Welcome to the Brabazon Blog! We are trying to get a forum going that would be more instantaneous and universal than either the family website (brabazonarchive.com) or separate emailing. We have commenced with a handful of topics - taken from the website - to kick-start conversations. Your suggestions for additional areas of interest and emails of a personal nature can be sent to Michael Brabazon at mbbrabazon@yahoo.co.uk

As we are probably all now aware, the Brabazon Clan is not homogenous but rather a mosaic of smaller genetic groupings, sometimes explicable by descent via a Brabazon female line, sometimes due to the adoption of the Brabazon name for various known or unknown reasons. By casting the discussion network as wide as possible perhaps we can begin to shed more light on each of the sub-lineages of the Clan - worldwide brainstorming, so to speak!

The Earl and Countess of Meath remain the standard bearers of the Brabazon name, and I think we would all agree that we have an excellent family at the very heart of the Brabazon Clan. Across the spectrum of our Family we are a good microcosm of Irishness in all its cultural forms and our cohesiveness in diversity is perhaps the best testimony to the greatness of our ancestors. So start blogging and let's see where it goes!

Saturday, March 21, 2015

Leicestershire Brabazons by Jan Barnes

In the traditional lineages the Brabazon family moved from Surrey to Leicestershire when Thomas le Brabazon of Betchworth married Amicia daughter of John de Mowsley, their marriage taking place in 1236 or before. Their son and heir Roger was knighted in 1268.
Research has revealed that a Thomas le Brabazon sold his town property in Haverberg (Market Harborough) in 1236. The town, situated close to the border with Northamptonshire, originated probably in the mid-eleventh century as a market in Great Bowden parish, and from this a market town gradually evolved.  Traders had shops fronting onto the road or the market place and used the rear of their long narrow sections for their business activity. Perhaps Thomas had a business in the town and was able to move to the country after marrying an heiress. Unfortunately, his wife was not mentioned.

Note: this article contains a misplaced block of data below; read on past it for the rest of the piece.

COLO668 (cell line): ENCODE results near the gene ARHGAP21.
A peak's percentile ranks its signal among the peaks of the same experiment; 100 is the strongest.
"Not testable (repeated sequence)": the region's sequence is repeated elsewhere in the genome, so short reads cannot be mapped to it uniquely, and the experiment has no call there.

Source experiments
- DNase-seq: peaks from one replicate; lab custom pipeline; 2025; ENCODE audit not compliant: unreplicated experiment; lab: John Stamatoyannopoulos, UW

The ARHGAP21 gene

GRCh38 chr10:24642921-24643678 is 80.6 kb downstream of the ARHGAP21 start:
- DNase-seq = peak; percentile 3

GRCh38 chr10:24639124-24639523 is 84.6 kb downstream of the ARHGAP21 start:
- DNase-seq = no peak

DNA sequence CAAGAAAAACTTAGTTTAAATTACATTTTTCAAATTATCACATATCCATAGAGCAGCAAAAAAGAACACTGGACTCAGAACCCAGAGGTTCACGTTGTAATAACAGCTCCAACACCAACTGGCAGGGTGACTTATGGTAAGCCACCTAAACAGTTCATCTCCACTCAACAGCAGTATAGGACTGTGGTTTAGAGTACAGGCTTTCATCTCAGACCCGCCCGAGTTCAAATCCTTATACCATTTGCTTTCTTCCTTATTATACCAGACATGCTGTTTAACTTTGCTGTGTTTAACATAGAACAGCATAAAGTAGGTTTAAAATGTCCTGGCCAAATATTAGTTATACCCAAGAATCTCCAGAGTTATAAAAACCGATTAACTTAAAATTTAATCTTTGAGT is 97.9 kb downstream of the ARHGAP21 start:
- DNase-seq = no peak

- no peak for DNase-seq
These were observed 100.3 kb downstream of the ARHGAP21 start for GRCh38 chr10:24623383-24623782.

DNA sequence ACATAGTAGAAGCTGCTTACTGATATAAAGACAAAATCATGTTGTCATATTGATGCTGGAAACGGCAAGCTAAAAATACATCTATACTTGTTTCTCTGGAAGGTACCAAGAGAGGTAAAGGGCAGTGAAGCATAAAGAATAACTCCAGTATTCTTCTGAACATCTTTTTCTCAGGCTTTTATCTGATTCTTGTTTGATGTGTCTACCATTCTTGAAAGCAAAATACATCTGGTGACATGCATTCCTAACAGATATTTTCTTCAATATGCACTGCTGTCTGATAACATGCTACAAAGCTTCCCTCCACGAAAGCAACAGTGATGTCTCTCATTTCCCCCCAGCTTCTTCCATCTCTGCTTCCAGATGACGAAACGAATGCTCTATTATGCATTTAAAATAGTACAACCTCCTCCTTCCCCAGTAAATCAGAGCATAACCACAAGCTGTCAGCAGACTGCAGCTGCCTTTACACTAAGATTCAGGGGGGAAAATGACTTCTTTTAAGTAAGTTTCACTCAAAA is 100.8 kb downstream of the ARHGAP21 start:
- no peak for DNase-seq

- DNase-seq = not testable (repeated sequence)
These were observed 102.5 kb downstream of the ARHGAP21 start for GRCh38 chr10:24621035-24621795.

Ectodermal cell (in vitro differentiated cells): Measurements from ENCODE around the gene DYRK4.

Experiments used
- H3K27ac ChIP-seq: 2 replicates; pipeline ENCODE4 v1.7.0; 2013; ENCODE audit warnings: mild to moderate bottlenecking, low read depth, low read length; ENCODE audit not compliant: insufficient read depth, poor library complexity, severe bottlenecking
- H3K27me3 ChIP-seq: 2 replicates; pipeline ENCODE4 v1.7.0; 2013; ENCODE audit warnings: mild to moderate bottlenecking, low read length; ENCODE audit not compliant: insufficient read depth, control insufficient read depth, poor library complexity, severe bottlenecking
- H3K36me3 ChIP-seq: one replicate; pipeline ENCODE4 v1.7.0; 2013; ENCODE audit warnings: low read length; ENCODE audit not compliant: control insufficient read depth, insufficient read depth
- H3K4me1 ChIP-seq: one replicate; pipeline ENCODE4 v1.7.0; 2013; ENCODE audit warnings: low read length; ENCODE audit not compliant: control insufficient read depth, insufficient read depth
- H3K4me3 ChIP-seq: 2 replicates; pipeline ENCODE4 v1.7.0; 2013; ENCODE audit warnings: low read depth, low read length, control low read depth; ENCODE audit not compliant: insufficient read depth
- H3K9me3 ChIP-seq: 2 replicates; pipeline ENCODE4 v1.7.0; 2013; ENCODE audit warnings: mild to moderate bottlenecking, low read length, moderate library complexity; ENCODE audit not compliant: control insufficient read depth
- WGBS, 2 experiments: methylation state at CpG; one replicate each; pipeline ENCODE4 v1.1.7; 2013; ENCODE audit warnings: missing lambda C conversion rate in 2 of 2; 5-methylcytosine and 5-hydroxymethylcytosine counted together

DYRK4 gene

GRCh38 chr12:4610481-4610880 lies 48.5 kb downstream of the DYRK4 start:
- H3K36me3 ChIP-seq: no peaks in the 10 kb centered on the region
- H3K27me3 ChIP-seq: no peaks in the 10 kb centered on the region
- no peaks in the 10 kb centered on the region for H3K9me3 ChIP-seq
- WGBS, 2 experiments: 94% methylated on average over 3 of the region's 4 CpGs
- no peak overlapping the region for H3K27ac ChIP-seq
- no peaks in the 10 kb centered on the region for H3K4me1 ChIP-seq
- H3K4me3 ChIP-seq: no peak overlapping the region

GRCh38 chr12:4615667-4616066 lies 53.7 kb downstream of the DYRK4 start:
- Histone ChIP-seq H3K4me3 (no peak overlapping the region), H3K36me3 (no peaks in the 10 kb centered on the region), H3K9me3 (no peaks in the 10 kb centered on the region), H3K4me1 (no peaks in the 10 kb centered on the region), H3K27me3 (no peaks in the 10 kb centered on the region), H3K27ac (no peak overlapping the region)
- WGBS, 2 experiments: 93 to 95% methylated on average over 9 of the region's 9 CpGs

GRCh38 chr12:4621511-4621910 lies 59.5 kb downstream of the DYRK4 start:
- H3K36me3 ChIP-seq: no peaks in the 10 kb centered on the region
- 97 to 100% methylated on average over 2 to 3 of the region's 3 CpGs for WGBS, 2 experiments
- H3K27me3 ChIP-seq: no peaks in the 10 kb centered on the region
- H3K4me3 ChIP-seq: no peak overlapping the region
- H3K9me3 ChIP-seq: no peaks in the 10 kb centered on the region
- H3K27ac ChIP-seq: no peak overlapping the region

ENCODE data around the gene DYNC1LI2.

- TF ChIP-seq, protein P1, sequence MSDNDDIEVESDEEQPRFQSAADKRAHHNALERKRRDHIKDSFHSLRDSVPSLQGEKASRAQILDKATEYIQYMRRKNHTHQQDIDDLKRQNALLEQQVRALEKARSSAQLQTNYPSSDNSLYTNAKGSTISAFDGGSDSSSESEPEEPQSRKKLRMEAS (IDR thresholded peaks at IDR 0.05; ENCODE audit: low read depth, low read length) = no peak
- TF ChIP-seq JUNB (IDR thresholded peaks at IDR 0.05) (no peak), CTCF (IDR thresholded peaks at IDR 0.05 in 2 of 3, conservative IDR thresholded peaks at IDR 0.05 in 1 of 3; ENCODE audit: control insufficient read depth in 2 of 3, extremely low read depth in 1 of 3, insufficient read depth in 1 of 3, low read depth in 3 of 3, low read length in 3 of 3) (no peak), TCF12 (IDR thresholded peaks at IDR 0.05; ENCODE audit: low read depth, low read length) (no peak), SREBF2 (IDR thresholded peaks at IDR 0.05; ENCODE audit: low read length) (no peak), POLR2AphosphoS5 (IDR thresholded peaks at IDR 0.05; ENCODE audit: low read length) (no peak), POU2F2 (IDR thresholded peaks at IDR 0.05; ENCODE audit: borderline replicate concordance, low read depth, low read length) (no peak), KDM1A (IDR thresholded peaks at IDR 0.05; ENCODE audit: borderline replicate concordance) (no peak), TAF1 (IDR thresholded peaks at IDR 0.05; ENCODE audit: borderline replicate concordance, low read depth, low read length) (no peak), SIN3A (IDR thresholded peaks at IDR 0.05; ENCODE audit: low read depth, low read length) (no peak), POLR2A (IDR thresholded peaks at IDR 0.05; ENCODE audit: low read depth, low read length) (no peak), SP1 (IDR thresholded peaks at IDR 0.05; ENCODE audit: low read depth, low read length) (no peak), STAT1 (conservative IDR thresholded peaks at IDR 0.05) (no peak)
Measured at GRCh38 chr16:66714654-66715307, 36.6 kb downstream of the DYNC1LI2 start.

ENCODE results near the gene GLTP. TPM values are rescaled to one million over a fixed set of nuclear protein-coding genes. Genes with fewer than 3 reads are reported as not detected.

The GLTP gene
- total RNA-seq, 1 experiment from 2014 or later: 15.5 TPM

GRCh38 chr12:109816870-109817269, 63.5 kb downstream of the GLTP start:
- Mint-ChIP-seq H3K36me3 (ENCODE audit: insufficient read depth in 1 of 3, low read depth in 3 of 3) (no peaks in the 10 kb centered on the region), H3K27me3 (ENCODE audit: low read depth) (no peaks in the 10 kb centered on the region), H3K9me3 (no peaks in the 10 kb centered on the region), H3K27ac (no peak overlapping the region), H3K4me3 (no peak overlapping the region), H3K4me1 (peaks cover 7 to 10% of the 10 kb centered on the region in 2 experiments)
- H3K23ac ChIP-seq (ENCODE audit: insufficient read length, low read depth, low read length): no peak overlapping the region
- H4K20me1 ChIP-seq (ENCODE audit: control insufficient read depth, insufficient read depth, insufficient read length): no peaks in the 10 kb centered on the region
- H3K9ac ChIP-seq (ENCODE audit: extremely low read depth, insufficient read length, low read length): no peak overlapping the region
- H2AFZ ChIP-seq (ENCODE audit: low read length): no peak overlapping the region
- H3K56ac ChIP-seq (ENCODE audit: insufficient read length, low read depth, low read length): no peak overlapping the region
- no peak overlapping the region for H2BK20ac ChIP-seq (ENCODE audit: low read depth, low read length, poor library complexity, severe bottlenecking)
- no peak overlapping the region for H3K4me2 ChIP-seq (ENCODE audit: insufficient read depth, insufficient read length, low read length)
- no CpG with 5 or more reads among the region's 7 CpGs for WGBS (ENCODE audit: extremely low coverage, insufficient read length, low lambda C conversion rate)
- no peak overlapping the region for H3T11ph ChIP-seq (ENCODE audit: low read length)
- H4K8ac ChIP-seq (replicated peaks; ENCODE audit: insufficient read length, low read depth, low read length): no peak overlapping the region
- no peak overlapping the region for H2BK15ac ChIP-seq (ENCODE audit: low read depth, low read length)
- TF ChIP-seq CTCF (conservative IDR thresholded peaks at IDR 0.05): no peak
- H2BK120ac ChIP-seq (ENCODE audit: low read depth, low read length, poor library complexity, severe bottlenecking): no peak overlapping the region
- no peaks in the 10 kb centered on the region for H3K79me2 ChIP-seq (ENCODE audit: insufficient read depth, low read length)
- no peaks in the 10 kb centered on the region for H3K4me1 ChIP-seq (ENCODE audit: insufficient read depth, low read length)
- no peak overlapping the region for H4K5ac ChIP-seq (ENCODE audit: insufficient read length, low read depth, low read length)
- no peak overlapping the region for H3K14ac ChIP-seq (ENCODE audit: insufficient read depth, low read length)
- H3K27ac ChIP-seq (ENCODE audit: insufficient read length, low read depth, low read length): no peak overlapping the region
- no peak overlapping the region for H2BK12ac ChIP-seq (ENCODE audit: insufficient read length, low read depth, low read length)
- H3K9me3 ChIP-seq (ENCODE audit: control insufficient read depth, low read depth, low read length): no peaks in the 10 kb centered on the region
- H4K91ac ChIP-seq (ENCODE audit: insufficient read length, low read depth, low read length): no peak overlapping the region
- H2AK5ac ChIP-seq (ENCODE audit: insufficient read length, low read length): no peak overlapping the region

About thirty years later, in 1265, Richard Chase of Little Bowden (near Market Harborough) was pardoned for the death of Thomas Brabazon. Thomas and Richard were both pardoned for killing another man. So far, the relationship of this Thomas Brabazon to the earlier Thomas, or to the Mowsley family is not known.

 Mowsley is a small village about seven miles west of Market Harborough in the southern part of Leicestershire, within the civil parish of the same name. The de Mowsley family, who were tenants of one of the manors there, took their name from the village. Court records show that John de Mowsley had a daughter and sole heir named Avice, who claimed her inheritance in court in 1199. To claim her land she had to be at least fourteen at the time, so would have been born 1185 or before. The records also show that Avice married Amfrid de Medburn before 1203. Perhaps she married Thomas Brabazon later on.

Many years later, in 1268, an inquisition found that Roger Brabazon was a landholder in Mowsley. Records also show that his mother had some land there, and was named Amice, but the lands that they held were not in the manor tenanted by the de Mowsley family. Recently it has been established that Roger’s father was named William, not Thomas. It seems that Amice has been confused with Avice de Mowsley, that heiress of an earlier generation, with a similar name.

The Brabazon family based in Mowsley are reasonably well recorded, mainly because of Sir Roger Brabazon’s high profile as a judge and also because of his landholdings, but in putting together the traditional lineages the genealogists of the time had different opinions about the relationship between Sir Roger Brabazon and Roger Brabazon ‘the younger’ and between either of them and Sir William Brabazon of Sproxton and Garthorpe. Eventually a lineage was traced through every prominent person.